Travelling with 240V?

Submitted: Wednesday, May 15, 2013 at 20:09
ThreadID: 102229 Views:1738 Replies:6 FollowUps:1
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We are planning to go travelling for at least 6 months and would love to stay in at least some of the free camp sites. The problem is we need 240V to charge an electric wheelchair and computer every couple of days. Is it possible to set up a system for this or are we dreaming & should resign ourselves to being limited to powered caravan parks? I saw the new Arkpak system and wondered if that, or something similar, might be suitable with solar panels and a backup car charger
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Reply By: Bega Photographer - Wednesday, May 15, 2013 at 20:22

Wednesday, May 15, 2013 at 20:22
Well, the computer is easy, Mate! Charge it from the vehicle cigarette lighter plug as you go along.

I leave my ute at a homestead and go off on the quadbike for a week at a time.

I get about two and a half hours with an external aerial, updating websites. Next day, I put the laptop in my backpack when I go riding and charge it from the bike.

Suggest you look into whether you can charge the wheelchair from an auxiliary battery or else run an inverter.
AnswerID: 511121

Reply By: Noosa Fox - Wednesday, May 15, 2013 at 20:37

Wednesday, May 15, 2013 at 20:37
If your wheelchair has a 12 volt battery then I would suggest that you fit an Anderson plug on a small lead to the wheelchair so that it can be accessed easily, and then fit a lead from the car battery to where you store the wheel chair with another Anderson plug on it.
While travelling you can connect the 2 batteries together and the wheelchair battery will charge as an auxiliary battery does.

Depending on the size of the 240volt battery charger that you have for the wheel chair you could run that via an Inverter while the cars engine is running. It doesn't have to be a pure sinewave Inverter to run the battery chargers.
Most laptops also charge OK with small wattage cheap Inverters also.

Your other option is to have a solar panel that could be fitted to the roof of your vehicle and wired to the wheelchair and that would charge the battery whenever the sun is shining. Again Anderson Plugs are an easy way to connect the 2.

Brian
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AnswerID: 511122

Reply By: Nigel Migraine - Wednesday, May 15, 2013 at 20:38

Wednesday, May 15, 2013 at 20:38
Good on yer for undertaking such a journey with the wheelchair handicap.

I suggest you purchase a small inverter type generator and a basic battery charger and use those to recharge the wheelchair - then you can go anywhere you choose.

Do not be mislead by the eternal "Explore Oz Purists" on this forum who insist that "only the best will do" and you must have a Honda and a Ctek battery charger - that's rubbish.

Check e-bay and take note of other replies to this thread but, I suggest, $400 for the gen and $100 for the charger should see you right :)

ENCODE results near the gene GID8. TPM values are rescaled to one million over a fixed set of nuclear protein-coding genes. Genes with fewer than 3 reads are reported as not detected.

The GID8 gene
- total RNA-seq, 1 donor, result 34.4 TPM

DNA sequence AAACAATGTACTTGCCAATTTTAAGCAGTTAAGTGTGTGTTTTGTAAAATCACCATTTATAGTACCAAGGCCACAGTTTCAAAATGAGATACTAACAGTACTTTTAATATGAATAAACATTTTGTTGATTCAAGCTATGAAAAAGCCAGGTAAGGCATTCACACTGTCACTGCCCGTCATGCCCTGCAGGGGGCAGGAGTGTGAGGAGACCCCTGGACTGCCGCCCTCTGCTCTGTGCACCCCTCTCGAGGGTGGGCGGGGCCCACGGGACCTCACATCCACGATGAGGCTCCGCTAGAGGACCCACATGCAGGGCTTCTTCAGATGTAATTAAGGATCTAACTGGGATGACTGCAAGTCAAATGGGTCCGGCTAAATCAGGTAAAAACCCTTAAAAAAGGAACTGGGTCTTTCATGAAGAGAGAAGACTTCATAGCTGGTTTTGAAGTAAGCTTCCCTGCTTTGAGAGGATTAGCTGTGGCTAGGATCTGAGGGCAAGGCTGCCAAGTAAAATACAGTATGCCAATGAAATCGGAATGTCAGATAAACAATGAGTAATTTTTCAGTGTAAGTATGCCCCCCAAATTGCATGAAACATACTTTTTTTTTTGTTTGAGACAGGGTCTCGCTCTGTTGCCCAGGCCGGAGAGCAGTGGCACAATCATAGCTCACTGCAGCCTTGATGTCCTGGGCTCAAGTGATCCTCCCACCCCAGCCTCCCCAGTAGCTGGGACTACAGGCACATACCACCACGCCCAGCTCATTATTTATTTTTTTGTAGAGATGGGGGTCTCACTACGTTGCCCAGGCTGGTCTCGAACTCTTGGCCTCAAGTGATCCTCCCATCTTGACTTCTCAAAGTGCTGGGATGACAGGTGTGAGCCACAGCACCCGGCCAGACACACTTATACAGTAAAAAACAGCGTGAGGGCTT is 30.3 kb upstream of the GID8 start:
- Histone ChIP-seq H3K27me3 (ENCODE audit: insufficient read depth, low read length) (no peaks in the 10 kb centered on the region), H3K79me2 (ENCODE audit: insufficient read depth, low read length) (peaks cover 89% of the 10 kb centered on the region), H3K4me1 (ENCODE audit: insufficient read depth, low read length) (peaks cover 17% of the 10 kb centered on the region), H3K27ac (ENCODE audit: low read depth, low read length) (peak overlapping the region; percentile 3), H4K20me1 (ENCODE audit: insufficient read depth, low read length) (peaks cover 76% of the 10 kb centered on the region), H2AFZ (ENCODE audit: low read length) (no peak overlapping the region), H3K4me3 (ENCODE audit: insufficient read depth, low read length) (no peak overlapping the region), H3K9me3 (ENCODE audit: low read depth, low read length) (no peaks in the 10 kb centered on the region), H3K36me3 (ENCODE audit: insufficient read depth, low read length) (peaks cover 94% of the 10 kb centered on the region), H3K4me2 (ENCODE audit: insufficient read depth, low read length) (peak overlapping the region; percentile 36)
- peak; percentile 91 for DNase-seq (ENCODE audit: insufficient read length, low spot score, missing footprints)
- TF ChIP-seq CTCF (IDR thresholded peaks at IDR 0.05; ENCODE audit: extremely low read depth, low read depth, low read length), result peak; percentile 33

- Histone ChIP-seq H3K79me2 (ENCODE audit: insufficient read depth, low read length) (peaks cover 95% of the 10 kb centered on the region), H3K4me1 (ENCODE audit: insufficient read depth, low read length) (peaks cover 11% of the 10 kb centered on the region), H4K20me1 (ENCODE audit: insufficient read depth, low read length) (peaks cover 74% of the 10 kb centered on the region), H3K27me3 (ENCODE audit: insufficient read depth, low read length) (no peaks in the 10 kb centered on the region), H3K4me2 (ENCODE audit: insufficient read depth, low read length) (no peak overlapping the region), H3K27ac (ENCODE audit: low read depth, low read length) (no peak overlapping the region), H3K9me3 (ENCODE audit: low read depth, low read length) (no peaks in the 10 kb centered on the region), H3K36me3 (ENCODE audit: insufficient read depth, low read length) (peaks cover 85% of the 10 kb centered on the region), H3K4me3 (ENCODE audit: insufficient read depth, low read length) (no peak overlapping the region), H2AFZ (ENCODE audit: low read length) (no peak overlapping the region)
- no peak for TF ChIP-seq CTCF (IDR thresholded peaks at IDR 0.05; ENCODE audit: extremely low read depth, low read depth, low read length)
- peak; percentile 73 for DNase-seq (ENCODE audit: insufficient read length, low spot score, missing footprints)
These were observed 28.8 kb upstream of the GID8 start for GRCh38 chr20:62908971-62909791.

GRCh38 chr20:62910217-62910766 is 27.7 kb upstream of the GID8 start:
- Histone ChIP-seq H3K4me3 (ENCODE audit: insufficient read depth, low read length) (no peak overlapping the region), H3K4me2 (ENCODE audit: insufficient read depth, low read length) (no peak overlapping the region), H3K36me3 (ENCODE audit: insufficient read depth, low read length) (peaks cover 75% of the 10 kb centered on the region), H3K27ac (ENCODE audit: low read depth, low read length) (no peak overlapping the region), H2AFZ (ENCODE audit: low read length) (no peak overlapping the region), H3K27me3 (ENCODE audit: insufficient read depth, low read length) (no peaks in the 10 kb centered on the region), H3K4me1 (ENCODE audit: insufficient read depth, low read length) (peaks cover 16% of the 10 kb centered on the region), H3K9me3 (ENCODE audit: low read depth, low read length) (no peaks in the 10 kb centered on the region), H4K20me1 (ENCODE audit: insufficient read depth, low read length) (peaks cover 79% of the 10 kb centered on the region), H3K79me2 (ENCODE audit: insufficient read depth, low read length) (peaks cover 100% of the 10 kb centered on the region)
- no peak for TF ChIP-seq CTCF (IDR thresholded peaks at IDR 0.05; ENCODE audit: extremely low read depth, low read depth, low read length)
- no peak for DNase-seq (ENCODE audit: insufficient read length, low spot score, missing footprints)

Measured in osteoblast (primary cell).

AnswerID: 511123

Reply By: Mick O - Wednesday, May 15, 2013 at 20:42

Wednesday, May 15, 2013 at 20:42
Leah,

do you know what the battery storage capacity is on the wheel chair? If it's a series of smaller (or even a single large one) Deep-Cycle batteries, then they will probably be twelve or 24 volt system and you may be able to charge them directly from the vehicle whilst it is running. This would only involve the purchase of a suitable dc-dc charger and some decent gauge wire and a method of connecting.

I'd do the easy stuff first (research that is) before going out and spending your hard earned on something that will only add a further degree of difficulty (like a gennie).

Have you approached the wheel chair manufacturer to see if they have any 12 V DC charging options for you.

Cheers Mick

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trip would doubtless be attended with much hardship.''
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Reply By: Leah H - Wednesday, May 15, 2013 at 21:28

Wednesday, May 15, 2013 at 21:28
Thank you very much for the helpful answers, we are all for keeping it as simple & easy to use as possible. The chairs battery is a 24v system. Contacting the chair manufacturer is a great idea, will try that tomorrow.

Regarding a generator, I was under the impression they were too noisy for free camp grounds?
AnswerID: 511133

Follow Up By: Member - John and Val - Thursday, May 16, 2013 at 08:03

Thursday, May 16, 2013 at 08:03
Leah,

The 24V rather than 12V is unfortunate, as there are lots of 12V options suggested above but not 24V. I expect that your 24V actually comes from 2 series connected 12V batteries. Suggest talk to the chair manufacturer - if I'm right, it may be a simple matter to switch them into parallel when charging, making them effectively a double size 12V battery which will solve many problems. If this can be done, then I'd go for a 12 dc-dc charger such as this 30A one , and connect it all together when the engine is running.

Cheers

John
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Reply By: olcoolone - Thursday, May 16, 2013 at 08:27

Thursday, May 16, 2013 at 08:27
Other than what was said above you might want to give Jol Flemming at at Direct 4wd a call....... Jol is confined to a wheelchair and he does a lot of remote camping and travelling.

http://www.direct4wd.com.au/
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